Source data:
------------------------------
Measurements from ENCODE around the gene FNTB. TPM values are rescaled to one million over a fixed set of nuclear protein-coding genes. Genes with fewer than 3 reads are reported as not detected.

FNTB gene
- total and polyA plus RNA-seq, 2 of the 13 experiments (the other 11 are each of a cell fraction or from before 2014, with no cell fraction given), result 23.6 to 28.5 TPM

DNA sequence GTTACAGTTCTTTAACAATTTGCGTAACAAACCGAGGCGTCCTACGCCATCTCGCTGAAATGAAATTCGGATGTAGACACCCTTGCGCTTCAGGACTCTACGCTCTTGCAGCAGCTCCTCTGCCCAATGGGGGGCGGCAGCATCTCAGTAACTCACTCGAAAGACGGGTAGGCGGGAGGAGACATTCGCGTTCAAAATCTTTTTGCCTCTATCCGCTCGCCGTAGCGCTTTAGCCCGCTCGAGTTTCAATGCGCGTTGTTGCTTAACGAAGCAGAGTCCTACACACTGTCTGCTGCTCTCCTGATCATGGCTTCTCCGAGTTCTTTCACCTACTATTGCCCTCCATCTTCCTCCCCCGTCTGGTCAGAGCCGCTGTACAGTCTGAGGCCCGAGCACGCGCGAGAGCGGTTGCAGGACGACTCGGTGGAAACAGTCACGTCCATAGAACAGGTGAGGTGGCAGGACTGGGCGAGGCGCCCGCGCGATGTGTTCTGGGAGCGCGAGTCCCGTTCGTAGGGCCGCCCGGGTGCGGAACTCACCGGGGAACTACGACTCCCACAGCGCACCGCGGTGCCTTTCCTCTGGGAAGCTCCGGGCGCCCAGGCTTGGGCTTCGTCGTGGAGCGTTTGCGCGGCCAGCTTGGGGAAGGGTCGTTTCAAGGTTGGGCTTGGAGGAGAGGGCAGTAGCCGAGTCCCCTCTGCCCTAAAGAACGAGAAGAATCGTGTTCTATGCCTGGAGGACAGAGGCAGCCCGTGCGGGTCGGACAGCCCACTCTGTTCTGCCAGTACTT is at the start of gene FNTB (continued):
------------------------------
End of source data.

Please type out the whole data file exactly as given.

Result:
Measurements from ENCODE around the gene FNTB. TPM values are rescaled to one million over a fixed set of nuclear protein-coding genes. Genes with fewer than 3 reads are reported as not detected.

FNTB gene
- total and polyA plus RNA-seq, 2 of the 13 experiments (the other 11 are each of a cell fraction or from before 2014, with no cell fraction given), result 23.6 to 28.5 TPM

DNA sequence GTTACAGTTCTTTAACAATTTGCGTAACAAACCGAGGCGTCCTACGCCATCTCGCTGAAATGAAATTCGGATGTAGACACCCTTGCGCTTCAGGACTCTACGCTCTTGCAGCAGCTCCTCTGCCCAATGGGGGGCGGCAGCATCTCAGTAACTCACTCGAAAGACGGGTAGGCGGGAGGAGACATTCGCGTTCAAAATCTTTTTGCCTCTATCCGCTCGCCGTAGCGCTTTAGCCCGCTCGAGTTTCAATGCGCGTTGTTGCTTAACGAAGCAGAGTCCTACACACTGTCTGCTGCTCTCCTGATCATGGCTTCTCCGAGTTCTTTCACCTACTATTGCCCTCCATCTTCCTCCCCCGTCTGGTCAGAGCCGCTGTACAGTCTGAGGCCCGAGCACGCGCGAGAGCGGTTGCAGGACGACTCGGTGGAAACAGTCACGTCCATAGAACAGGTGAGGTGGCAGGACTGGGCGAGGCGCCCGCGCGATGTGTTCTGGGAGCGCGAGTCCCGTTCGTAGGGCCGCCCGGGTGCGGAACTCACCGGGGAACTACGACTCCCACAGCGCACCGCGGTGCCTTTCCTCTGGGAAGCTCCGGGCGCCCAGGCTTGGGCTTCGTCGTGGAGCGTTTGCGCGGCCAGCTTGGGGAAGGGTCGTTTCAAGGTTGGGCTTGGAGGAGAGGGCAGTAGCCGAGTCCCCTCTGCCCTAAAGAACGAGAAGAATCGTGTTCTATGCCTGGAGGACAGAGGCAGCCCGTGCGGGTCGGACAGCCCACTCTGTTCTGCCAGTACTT is at the start of gene FNTB (continued):